Can Christians Be Moral?

Christianity in the Age of Moral Insight

Blessed is the man who walks not in the counsel of the wicked, nor stands in the way of sinners, nor sits in the seat of scoffers; but his delight is in the law of the lord, and on his law he meditates day and night (Ps. 1:1–2).

When Jesus was asked what the greatest commandment was, he said that the entire Old Testament, both the Law and the Prophets, can be summarized in the following two commandments: (1) love God with all your heart, soul, and mind, and (2) love your neighbor as yourself (Matthew 22:36–40). There’s much more to Christian ethics than loving God and loving your neighbor, however.

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Photo by Ben White on Unsplash

Objective Morality

With those premises out of the way, let’s look at the morality of the Christian right. Christian morality, first and foremost, as Christian apologists claim, is a set of universalizable behavioral principles. As Paul writes, every person has the law “written on their hearts” (Romans 2:15). In other words, Christians believe that our morality is entrenched within us, or hard-wired into our brains by God.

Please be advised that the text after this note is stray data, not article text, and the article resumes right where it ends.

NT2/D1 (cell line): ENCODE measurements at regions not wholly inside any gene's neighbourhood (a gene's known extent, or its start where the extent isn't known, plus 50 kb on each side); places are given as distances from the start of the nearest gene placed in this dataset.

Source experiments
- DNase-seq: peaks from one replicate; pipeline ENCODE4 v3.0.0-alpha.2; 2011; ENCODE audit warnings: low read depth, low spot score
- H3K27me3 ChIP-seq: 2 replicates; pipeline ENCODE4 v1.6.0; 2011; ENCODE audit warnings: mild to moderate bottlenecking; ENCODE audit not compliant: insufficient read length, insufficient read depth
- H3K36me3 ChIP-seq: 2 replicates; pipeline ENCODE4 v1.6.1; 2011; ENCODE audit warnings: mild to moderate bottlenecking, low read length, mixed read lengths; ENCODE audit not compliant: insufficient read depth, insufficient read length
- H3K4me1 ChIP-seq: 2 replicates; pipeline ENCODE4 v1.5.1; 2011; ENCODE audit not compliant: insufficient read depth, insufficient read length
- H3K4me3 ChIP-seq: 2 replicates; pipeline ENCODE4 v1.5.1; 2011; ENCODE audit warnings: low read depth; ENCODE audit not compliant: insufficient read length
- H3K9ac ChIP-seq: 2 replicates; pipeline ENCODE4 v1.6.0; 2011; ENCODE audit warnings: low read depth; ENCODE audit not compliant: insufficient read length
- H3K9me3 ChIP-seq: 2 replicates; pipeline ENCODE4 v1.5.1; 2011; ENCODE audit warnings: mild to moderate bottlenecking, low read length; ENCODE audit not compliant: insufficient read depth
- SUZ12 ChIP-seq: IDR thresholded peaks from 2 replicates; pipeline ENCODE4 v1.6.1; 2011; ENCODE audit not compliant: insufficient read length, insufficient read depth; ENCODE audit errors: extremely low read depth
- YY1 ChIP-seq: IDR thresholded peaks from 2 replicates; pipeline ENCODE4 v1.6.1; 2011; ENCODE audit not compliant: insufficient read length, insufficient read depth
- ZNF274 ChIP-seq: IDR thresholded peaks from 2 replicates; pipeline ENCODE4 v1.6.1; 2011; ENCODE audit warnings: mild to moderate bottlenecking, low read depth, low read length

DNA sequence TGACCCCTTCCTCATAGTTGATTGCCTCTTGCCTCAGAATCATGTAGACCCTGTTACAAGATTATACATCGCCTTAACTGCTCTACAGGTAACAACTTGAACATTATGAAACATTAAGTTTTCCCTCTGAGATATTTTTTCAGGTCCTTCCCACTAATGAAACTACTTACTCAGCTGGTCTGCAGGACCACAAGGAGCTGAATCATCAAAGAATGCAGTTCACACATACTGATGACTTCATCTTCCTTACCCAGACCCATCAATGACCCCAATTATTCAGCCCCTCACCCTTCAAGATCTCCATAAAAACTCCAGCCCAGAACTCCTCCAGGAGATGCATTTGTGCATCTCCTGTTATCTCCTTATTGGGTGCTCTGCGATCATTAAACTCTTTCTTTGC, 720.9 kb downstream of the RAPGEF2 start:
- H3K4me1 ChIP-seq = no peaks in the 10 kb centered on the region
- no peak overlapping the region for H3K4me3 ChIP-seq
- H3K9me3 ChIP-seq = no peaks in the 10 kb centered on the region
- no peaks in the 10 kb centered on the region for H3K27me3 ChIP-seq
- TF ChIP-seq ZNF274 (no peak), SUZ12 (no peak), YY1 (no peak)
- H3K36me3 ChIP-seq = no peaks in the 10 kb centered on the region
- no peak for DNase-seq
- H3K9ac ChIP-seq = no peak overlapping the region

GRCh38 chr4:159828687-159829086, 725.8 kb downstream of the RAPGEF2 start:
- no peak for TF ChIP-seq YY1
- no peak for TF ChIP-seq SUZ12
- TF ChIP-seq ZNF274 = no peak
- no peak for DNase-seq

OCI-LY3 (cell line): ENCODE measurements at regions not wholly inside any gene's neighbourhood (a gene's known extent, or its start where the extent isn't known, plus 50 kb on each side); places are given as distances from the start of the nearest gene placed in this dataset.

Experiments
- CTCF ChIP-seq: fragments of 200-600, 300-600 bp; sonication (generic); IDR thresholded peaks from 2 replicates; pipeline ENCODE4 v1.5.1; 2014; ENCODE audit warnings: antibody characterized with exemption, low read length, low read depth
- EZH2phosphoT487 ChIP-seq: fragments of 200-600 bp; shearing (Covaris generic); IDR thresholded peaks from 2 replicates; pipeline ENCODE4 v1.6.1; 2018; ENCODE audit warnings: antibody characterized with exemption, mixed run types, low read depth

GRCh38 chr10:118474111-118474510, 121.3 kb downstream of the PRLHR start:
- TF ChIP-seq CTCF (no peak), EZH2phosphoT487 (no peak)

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Photo by Patrick Fore on Unsplash

Moral Agreement

Christian apologists further claim that the objective morality presented in the Bible will be able to give us moral agreement amongst each other. Thus, Keller writes:

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Photo by Valentino Mazzariello on Unsplash

“I would be surprised to find fellow humanists disagreeing very greatly, or about much.” — AC Grayling

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Author of “Up in the Air: Christianity, Atheism & the Global Problems of the 21st Century” on AMAZON | Exploring Ethical Living | IG: jakub.ferencik.official

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